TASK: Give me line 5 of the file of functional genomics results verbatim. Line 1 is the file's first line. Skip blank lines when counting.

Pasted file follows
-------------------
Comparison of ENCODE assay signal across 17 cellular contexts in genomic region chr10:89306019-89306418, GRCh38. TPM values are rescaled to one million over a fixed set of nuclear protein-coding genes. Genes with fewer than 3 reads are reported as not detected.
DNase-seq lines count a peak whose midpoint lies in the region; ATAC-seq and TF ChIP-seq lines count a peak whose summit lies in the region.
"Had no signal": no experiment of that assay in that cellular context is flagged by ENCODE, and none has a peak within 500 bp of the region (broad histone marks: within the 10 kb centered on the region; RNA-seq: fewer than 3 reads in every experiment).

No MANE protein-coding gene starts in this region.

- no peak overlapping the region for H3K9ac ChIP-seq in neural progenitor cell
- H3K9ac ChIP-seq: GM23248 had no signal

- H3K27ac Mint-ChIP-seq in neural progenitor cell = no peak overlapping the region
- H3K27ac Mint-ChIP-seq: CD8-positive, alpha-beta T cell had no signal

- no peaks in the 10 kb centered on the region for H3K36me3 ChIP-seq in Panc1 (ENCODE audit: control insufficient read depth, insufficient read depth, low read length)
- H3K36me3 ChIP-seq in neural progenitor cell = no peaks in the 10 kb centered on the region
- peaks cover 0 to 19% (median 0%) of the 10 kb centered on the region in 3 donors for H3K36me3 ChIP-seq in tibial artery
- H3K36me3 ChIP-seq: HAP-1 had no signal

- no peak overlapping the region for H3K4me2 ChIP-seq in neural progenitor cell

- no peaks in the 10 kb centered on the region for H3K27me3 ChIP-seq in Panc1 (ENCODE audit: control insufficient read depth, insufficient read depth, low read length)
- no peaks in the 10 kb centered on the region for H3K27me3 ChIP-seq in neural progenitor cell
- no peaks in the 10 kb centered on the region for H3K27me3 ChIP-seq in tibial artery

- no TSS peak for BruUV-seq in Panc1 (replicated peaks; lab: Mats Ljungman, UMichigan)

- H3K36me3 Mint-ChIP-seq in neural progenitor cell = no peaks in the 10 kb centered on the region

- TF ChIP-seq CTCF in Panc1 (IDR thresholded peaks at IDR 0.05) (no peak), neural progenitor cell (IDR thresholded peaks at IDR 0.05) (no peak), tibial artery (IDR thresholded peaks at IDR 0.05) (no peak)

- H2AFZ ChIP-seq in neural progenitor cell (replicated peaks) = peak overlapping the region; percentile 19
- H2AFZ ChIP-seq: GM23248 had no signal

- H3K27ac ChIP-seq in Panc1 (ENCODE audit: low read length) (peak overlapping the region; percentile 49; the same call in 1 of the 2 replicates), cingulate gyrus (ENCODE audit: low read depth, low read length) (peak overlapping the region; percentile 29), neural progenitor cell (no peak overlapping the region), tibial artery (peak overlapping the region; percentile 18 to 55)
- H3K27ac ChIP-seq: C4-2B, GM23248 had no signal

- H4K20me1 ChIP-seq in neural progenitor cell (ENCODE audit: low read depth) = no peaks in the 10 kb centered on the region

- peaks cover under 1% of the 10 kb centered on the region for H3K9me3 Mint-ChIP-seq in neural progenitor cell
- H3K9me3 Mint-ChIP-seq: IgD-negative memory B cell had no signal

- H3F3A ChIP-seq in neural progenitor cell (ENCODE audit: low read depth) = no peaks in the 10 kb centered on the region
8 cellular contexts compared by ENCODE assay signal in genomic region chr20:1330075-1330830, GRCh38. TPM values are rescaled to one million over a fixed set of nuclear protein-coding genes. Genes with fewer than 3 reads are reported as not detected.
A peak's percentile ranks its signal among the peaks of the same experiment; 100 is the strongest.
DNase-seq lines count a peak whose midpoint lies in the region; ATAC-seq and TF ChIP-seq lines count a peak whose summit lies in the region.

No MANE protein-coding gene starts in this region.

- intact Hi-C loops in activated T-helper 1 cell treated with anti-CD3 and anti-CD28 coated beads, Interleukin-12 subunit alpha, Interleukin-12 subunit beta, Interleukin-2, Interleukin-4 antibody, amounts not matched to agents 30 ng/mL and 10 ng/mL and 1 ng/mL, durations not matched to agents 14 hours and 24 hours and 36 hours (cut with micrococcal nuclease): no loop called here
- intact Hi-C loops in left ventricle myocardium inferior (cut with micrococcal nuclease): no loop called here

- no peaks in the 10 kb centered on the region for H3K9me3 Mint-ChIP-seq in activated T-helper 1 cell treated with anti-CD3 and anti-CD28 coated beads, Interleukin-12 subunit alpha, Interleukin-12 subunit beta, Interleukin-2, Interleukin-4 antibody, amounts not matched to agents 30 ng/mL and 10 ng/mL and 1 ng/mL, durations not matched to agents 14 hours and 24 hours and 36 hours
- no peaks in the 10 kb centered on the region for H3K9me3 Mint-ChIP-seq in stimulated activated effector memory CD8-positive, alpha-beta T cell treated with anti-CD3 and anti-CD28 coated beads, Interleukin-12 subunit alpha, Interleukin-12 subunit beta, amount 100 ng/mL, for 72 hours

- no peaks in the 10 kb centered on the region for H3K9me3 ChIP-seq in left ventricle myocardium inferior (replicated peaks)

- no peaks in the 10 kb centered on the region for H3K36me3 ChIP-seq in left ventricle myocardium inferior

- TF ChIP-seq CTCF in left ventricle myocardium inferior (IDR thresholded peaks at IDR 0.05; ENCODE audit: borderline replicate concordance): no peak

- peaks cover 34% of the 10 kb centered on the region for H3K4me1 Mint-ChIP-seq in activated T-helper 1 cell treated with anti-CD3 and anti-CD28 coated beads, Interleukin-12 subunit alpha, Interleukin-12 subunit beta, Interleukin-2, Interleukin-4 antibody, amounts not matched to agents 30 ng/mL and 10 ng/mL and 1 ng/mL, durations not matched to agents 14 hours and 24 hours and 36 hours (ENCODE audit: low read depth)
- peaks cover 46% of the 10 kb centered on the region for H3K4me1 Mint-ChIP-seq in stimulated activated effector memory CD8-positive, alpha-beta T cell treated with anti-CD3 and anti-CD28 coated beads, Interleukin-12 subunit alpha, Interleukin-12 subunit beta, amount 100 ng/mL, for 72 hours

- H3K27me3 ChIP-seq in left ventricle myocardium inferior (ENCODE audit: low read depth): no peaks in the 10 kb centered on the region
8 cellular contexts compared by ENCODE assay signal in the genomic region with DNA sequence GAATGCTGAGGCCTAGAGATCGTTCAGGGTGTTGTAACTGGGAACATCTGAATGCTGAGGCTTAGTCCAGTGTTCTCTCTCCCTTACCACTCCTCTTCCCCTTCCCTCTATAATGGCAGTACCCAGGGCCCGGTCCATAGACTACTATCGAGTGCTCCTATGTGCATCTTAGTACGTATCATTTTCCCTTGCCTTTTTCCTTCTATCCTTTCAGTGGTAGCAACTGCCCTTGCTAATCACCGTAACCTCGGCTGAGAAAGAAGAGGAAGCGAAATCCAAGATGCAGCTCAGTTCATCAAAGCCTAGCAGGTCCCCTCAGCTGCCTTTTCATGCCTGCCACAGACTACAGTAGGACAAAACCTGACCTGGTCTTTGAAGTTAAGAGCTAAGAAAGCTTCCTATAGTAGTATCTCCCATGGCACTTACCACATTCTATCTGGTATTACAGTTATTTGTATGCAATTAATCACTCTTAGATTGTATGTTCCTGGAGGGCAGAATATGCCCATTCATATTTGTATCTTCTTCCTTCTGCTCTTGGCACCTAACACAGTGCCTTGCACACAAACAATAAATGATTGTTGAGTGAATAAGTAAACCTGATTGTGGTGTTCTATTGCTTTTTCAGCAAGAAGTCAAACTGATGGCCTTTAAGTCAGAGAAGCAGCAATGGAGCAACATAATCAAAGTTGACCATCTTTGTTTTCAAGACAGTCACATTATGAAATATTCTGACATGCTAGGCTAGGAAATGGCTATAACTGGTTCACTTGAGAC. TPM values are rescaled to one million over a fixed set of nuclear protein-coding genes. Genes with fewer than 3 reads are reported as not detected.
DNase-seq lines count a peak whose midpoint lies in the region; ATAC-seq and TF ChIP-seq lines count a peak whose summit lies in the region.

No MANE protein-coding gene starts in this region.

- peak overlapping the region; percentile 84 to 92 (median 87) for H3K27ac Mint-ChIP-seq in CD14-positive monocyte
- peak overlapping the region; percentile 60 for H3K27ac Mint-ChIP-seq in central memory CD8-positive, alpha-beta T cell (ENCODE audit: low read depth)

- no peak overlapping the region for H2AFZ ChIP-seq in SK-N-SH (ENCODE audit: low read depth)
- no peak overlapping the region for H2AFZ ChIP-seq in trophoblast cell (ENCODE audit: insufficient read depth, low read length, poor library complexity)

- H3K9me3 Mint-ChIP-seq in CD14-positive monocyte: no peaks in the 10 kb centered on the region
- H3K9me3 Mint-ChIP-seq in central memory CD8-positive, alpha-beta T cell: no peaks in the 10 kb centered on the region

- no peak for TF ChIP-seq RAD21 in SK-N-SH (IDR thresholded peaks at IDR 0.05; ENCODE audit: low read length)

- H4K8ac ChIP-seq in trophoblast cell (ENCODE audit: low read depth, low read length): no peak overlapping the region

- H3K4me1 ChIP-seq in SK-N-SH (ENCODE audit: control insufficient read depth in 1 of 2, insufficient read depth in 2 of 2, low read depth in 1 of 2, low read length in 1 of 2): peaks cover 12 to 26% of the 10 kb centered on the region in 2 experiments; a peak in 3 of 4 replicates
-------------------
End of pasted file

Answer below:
- no peak overlapping the region for H3K9ac ChIP-seq in neural progenitor cell